Nothing appears in the intellect unless somehow first it is sensed (Nihil est in intellectu nisi prius aliquomodo
est in sensibus). Theses senses are sight, hearing, smell, taste, and touch. Each has an external organ.
The internal senses are discernment, instinct, memory and imagination. (Boyer 1933, 41- 43)
Discernment (sensus communis) is the sensitive faculty which perceives and discerns acts of the external senses and
knows all sensible things both proper and common in these acts (Summa Theologica, Ia, q. 78. a. 4)
Cardinal Mercier denies discernment is really distinct from external senses. Rosmini, on the other hand, says discernment
is the very substantial of sensivite life.
Instinct is internal sense and the proximate principle by which animals perceive unsensed intentions, danger or pleasure.
It is called the "cogitative sense" in man due to the influx of reason.
Memory has a double principle, the phantasm of the external sense and the memory of the past apprehended as past.
The memorative sense is had when unsensed intentions or estimated precepts are retained and reporduced. The
Intellective Memory is the faculty of retaining intelligible species after actual consideration so that through these
we are able to understand the same things; this intellective memory is not a distinct faculty but is really indentified
with the possible intellect. Avicenna denied the possible intellect, and only affirmed the separate agent intellect. Aquinas,
e contra, argues that if there is sense memory, intellectual memory is stronger, since the intellect is more stable and
immoble than corporal material, (Quod recipitur in aliquo, recipitur ad modum recipientis), and receives
Imagination retains sensible species through which it is able to reproduce the sensible object, even if absent.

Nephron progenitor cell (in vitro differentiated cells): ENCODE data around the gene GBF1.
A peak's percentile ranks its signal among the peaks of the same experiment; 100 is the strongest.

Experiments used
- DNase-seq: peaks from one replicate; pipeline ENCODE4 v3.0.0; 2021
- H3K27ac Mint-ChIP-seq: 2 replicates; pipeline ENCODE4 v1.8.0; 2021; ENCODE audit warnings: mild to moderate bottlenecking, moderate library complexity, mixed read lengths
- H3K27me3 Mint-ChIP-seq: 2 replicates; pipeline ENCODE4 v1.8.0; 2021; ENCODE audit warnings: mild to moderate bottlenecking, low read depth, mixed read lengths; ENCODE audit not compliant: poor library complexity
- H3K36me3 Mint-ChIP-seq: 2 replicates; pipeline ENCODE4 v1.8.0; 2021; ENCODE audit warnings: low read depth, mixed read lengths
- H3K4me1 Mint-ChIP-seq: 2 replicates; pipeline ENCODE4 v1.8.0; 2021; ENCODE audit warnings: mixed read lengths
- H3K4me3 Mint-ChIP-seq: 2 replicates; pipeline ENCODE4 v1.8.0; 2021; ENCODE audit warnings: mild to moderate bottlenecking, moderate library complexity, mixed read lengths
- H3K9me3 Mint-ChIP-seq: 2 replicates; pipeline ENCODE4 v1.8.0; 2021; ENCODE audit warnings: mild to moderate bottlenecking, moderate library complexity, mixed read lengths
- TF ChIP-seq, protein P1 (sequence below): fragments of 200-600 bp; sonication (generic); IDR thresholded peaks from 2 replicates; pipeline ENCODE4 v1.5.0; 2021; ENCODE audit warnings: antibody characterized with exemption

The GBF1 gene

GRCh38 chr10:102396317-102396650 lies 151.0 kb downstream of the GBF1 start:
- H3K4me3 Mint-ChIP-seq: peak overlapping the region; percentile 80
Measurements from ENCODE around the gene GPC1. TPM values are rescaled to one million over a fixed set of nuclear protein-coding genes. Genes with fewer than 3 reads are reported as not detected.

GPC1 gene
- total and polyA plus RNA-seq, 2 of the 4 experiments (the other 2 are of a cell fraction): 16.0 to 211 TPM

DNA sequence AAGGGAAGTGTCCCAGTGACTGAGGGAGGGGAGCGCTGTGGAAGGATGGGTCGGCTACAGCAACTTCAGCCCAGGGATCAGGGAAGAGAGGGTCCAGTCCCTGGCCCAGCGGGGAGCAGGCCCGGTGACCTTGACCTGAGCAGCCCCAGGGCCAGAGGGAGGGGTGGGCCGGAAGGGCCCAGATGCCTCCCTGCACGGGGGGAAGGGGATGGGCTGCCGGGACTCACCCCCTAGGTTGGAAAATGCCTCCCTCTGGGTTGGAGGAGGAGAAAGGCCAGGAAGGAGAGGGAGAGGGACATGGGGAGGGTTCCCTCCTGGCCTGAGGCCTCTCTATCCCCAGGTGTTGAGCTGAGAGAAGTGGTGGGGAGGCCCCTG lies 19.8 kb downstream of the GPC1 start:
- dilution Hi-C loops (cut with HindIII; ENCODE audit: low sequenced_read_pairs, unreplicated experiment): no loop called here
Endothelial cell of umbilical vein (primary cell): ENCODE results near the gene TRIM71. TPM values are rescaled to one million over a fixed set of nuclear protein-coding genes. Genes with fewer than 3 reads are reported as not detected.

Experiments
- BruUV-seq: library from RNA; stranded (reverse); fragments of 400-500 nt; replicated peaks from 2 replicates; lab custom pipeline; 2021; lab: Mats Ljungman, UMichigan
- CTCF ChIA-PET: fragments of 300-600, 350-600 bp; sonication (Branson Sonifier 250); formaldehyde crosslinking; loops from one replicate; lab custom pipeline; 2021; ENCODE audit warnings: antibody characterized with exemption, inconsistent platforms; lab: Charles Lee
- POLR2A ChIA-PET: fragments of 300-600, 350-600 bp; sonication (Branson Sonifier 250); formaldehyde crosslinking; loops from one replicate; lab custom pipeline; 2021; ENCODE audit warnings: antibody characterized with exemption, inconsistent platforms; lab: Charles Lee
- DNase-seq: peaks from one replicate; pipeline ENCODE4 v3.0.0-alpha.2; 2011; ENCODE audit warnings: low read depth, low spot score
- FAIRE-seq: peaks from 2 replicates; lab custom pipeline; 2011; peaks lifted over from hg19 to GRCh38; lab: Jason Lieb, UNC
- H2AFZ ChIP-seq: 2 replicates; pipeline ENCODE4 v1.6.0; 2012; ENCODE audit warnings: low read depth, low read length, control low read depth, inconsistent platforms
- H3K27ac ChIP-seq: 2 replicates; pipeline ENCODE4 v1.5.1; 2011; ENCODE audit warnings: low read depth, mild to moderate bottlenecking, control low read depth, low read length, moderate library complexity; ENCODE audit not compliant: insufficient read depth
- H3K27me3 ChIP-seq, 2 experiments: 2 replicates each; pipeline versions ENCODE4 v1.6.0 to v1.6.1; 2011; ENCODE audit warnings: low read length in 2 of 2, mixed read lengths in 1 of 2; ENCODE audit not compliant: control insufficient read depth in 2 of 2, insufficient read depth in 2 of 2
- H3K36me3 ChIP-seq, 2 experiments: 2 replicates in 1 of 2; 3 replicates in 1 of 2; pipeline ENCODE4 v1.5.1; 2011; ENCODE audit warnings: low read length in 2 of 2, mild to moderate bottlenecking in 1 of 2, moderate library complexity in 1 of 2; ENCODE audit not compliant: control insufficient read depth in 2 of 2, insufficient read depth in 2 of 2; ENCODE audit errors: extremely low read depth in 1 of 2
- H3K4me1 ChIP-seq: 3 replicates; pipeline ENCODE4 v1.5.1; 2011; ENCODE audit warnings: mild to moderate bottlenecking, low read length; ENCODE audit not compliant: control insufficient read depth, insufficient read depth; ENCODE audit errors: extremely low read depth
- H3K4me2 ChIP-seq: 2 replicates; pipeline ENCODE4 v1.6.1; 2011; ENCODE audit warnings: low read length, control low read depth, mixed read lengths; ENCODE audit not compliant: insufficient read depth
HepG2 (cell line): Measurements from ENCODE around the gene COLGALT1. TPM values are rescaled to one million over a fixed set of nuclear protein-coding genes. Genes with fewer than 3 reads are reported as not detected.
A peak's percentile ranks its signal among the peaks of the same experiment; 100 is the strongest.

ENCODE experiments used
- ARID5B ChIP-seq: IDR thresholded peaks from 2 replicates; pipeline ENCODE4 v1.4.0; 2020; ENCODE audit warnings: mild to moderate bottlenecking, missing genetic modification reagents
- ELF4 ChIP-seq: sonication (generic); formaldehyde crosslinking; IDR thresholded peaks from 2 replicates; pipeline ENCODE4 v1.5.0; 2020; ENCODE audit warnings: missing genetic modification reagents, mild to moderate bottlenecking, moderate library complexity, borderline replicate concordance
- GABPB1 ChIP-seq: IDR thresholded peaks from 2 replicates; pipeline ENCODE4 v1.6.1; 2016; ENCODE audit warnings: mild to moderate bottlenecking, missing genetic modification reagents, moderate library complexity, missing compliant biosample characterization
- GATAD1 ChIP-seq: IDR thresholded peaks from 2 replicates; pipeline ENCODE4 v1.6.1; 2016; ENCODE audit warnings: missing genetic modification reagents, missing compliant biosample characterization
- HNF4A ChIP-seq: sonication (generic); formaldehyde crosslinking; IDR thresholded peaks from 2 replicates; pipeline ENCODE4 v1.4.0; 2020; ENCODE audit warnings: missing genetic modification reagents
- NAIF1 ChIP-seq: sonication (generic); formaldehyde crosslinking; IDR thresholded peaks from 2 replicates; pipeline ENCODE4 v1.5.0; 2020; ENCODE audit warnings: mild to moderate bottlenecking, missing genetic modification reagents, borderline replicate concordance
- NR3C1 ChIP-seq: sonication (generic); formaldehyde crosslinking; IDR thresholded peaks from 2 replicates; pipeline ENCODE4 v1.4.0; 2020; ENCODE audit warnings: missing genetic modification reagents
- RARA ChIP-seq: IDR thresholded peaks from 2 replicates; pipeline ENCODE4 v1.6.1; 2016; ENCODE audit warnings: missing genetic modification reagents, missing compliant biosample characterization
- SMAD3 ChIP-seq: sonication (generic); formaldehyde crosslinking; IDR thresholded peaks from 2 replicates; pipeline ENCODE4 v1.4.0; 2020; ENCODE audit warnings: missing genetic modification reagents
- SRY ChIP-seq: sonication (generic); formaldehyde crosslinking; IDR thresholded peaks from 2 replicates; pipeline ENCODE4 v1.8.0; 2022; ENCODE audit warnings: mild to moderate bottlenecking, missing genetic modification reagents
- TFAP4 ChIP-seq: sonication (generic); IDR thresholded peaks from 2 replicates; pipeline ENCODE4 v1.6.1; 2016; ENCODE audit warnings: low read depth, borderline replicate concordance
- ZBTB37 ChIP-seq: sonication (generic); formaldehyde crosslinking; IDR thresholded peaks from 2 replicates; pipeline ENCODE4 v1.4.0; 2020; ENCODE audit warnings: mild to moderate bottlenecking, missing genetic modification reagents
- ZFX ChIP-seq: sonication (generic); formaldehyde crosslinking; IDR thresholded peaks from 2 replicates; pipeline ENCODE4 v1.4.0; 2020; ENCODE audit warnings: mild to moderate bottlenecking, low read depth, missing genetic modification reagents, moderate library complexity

Among the Modern Philosophers, "creative immagination" is the instrument of some superior faculty, sensible or intellectual,
that makes objects from selected elements of different sensibles. (Boyer 1933, 42) Man can have creative immagination
by new phantasms, never existing before (e.g., a gold mountain), or by the intellect or will for a chosen goal, for utility,
for a joke, or for art. (Boyer 1933, 49)
If the innovation is intellectual, it is an "intelligible emmanation". Archimedes had all the facts about the golden
crown alleged to be debased by lead as he soaked in the public bath. His insight was an intelligible emmanation to use
displaced water. His delight was to scream "I have found it" (Eureka!). (Perkins 2000, 6-7).
How does the mind work while innovating? The philosopher answers by the study of ultimate causes. "...we
unconciously tend to picture thisn operation and try to form a concrete image of what takes place...But there is no psychophysiological
mehcanism to be included in the description of the act of knowing...We are here in a different order -- that of the intelligible."
(Gilson 1956, 219)
"Thus the solution to the Thomistic problem of knowledge is only possible when the sensible, which is determined in act
and the intelligible in potency, can communicate its determination to our intellict, which is intelligible in act but only
potentially determined." (Gilson 1956, 220)
Can science help in this process? "In short the natural tendency of science is not towards unity, but towards an
ever more complete disintegration." (Gilson 1999, 207) It is the thinker personally who begins to unify and